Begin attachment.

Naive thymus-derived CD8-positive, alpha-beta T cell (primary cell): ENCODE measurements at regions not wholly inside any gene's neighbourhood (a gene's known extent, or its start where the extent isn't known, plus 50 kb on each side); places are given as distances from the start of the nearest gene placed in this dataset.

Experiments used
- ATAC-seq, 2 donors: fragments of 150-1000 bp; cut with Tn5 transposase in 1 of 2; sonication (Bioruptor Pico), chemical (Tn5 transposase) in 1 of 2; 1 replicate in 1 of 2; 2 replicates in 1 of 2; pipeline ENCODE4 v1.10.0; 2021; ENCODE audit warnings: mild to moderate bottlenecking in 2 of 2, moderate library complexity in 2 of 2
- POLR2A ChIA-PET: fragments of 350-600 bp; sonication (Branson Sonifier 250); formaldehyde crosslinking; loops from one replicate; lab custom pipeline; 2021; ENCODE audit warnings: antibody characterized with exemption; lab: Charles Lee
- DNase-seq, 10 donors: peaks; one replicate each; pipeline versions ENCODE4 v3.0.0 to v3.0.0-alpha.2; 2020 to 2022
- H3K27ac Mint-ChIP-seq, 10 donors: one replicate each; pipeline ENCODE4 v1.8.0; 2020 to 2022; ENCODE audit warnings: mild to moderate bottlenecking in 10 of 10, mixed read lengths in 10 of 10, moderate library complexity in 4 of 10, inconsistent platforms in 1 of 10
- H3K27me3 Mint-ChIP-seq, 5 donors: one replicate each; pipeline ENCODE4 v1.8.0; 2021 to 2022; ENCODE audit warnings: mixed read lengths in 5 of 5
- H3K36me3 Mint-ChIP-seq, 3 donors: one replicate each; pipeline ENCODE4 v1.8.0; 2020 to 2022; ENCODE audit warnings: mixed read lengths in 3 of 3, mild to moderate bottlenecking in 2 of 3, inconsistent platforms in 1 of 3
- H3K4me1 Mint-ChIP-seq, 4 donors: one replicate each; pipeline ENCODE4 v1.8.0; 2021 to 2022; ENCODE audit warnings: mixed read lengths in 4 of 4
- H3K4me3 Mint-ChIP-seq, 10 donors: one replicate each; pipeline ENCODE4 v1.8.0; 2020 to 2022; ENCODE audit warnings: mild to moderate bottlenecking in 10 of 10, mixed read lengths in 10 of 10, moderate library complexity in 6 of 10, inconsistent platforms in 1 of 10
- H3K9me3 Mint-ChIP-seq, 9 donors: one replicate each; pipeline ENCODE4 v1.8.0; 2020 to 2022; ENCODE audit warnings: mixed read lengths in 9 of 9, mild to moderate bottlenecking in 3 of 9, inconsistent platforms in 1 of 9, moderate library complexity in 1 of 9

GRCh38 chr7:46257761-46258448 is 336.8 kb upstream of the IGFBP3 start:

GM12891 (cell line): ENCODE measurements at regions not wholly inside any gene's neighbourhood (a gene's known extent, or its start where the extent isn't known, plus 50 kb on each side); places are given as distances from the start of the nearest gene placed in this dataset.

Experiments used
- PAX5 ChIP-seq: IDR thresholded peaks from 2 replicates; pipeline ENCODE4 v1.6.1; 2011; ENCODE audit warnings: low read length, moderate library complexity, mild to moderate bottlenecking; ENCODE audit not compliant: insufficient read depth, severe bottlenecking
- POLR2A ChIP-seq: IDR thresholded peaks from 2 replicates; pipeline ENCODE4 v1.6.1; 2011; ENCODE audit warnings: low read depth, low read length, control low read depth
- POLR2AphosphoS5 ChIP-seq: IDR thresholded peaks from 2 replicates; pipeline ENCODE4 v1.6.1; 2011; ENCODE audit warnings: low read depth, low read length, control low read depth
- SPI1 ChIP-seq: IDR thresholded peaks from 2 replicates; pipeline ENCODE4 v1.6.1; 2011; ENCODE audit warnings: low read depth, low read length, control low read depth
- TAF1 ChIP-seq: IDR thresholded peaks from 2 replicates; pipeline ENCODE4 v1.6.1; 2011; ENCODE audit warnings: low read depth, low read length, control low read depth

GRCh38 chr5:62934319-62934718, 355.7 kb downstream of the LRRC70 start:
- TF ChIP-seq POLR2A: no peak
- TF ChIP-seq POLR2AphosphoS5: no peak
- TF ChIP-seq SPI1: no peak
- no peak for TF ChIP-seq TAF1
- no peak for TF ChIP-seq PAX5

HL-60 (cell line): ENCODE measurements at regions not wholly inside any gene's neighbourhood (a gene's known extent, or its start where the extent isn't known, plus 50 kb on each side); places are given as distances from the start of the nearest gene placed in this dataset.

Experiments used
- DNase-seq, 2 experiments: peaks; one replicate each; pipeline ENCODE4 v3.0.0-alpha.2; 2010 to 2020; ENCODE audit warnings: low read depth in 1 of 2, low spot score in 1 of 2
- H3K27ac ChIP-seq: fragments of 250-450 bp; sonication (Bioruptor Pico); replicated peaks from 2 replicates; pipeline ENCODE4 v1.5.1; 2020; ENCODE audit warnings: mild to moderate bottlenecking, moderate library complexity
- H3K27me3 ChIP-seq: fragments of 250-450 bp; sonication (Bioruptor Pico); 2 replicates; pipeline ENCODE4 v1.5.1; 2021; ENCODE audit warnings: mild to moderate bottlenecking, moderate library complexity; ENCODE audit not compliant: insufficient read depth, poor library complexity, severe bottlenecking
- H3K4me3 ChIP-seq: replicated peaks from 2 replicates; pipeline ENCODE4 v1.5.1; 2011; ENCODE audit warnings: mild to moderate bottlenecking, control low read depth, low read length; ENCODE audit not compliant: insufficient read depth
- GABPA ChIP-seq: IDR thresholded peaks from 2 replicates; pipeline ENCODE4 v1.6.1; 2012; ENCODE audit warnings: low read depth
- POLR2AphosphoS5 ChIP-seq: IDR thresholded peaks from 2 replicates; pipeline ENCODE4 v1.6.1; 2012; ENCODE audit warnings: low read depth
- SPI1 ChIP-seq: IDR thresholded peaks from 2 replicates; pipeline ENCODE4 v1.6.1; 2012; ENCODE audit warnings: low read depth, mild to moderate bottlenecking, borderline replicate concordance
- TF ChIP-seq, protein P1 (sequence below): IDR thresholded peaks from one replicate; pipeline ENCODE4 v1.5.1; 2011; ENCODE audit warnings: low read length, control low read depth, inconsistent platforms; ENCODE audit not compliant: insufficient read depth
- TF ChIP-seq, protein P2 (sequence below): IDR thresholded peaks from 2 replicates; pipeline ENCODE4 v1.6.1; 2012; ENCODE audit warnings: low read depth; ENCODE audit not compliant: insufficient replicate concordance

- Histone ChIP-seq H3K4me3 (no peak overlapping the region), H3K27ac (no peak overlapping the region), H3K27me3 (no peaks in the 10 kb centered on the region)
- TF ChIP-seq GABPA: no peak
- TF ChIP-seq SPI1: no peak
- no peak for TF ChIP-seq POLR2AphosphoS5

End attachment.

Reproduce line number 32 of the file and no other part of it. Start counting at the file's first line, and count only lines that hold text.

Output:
- GABPA ChIP-seq: IDR thresholded peaks from 2 replicates; pipeline ENCODE4 v1.6.1; 2012; ENCODE audit warnings: low read depth